How Offline Conversion Imports Works
The way Offline Conversion Imports works is by capturing every user’s unique click ID (GCLID) and adding it to the lead form. From there, the GCLID lives with the customer record in a CRM. When a lead moves through the conversion funnel, marketers can communicate these events to Google by passing back conversion actions and their corresponding unique GCLID.
It’s the GCLID that bridges the advertiser’s CRM data to Google’s data about each click that came from an ad auction.
But getting the GCLID into and out of the CRM can be a Herculean task in some organizations. Simply because control over implementation is out of the hands of the marketing team, it too often doesn’t get implemented right – or at all.
How To Do Offline Conversion Imports Without GCLIDs
Google now offers Enhanced Conversions for Leads, and without much fanfare solved one of these biggest challenges lead generation marketers have had with implementing Offline Conversion Imports.
While it still requires the unique GCLID, it now only has to be integrated with the lead form and no longer with the CRM. This is a major improvement that simplifies implementation.
Let’s look at how it works.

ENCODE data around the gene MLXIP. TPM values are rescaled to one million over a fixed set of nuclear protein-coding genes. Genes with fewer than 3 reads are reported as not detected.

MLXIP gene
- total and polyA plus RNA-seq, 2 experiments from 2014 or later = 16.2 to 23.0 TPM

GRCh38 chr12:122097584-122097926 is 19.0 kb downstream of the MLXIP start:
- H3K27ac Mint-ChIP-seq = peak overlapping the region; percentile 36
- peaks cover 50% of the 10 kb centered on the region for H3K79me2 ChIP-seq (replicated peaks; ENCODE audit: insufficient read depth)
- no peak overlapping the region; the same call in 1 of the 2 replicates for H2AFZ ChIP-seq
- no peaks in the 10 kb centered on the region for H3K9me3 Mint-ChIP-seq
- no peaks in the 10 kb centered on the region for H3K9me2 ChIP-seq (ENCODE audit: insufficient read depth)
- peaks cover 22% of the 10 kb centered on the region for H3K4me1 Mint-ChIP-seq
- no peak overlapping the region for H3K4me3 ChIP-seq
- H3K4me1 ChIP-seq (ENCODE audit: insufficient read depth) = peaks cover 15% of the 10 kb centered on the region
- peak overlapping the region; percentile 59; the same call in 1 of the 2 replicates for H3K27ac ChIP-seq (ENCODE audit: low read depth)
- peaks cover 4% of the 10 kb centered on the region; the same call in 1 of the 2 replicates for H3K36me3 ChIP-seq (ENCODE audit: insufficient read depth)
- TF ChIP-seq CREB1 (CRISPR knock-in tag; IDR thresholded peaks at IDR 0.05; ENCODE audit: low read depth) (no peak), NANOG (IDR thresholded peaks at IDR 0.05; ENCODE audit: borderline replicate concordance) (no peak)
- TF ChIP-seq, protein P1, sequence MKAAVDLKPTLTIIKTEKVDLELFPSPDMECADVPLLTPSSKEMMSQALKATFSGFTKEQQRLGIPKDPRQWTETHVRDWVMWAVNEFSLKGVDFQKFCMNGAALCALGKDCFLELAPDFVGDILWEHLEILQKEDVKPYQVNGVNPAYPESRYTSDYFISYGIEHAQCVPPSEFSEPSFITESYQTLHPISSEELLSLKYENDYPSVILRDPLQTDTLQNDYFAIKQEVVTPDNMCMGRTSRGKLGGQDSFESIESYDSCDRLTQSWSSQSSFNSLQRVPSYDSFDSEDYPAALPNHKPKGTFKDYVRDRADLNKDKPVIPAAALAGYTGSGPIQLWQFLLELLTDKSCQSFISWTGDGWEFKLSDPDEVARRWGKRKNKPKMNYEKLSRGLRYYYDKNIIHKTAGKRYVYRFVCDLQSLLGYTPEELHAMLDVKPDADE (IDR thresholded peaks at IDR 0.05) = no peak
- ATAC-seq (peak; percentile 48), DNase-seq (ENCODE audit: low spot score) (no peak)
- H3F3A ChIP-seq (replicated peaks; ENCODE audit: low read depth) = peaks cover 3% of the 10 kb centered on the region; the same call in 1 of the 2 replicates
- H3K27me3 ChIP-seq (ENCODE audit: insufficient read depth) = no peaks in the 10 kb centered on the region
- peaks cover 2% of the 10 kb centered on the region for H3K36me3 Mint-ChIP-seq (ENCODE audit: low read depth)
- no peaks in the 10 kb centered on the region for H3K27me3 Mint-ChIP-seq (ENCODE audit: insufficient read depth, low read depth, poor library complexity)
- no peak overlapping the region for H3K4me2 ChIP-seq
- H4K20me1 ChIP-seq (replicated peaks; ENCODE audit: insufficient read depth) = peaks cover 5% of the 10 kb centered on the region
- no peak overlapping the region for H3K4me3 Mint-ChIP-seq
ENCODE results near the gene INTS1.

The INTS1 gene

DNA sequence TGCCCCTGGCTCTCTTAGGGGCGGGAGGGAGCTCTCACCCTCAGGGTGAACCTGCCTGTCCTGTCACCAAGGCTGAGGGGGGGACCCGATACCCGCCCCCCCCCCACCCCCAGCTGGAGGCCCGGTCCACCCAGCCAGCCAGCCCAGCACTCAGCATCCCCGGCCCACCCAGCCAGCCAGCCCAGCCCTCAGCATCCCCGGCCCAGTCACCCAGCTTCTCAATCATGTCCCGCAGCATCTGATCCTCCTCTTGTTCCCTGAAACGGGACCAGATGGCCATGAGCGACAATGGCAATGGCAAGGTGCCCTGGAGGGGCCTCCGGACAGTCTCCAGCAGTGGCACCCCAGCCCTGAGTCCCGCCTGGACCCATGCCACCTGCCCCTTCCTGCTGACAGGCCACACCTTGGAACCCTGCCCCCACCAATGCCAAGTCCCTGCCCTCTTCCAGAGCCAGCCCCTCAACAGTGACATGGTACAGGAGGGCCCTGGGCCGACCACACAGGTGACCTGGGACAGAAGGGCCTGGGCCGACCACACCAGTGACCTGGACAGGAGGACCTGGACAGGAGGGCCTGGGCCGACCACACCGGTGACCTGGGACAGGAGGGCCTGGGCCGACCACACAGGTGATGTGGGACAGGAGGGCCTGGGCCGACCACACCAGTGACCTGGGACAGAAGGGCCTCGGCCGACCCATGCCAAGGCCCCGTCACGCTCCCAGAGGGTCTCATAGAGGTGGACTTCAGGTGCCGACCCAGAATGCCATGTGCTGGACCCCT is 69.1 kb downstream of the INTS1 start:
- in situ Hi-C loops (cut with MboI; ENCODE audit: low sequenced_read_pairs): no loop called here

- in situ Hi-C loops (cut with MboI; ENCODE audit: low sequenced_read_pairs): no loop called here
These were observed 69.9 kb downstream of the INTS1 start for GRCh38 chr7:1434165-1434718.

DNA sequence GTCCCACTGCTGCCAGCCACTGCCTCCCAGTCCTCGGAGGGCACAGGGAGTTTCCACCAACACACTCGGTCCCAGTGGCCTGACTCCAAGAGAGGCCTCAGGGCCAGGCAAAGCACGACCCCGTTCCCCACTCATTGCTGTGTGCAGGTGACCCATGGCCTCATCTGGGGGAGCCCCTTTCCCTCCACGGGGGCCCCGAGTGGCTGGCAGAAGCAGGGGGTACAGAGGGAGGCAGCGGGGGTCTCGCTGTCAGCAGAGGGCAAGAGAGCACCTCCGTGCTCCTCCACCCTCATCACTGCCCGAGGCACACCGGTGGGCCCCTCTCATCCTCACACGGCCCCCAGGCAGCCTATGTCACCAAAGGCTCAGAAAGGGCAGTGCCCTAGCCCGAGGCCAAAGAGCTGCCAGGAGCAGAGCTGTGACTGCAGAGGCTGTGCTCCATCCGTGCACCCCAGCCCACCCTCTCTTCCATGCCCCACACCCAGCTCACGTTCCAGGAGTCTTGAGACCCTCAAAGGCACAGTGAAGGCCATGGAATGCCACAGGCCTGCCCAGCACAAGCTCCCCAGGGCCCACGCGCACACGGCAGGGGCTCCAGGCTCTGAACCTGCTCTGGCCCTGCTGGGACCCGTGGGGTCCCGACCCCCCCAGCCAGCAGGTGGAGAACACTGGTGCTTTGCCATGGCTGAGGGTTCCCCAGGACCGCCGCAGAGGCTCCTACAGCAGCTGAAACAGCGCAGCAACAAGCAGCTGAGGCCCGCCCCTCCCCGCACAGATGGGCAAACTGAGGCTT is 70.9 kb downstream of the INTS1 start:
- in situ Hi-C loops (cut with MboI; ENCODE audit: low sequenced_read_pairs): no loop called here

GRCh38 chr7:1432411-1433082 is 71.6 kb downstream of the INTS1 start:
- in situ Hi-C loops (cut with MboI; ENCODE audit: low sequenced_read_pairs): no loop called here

As the illustration shows, the advertiser gets to use a unique piece of customer information of their own to connect a Google click with different conversion stages in their CRM. And what better piece of unique lead data than someone’s email? It’s nearly always the first thing a lead form asks, so nearly every advertiser has it available.
Now the advertiser doesn’t need to remember the GCLID of each prospect in their CRM. They just tell Google which email address is associated with the GCLID (hashed for privacy) when the form is first filled out. From that point forward, they can just use the email address to tell Google a lead took the next step towards the ultimate conversion.
It’s a beautiful solution, really. Advertisers simply update the conversion tracking code on their landing page (which they likely already control and don’t need engineering’s help with), then use the existing email field from their CRM to tell Google when a lead turns into something more, like a customer.
Enhanced Conversions Allows For Enhanced Marketing
Optimization decisions are almost always based on data. When Optmyzr recommends a negative keyword, bid adjustment, or A/B ad test winner, it’s based on conversion data.
The better the conversion data available to platforms like Optmyzr or ad engines like Google, the better those tools can recommend optimizations that improve the performance of the KPIs you truly care about.
With Enhanced Conversions for Leads (or any form of Offline Conversion Imports), these tools get better data that aligns more closely with business objectives, and will offer better suggestions to improve your PPC campaigns.
So if you’ve not yet tried Offline Conversion Imports because it was too difficult to implement, now is a great time to try it again. Here’s a panel discussion with Google from last year going a bit deeper into offline conversions.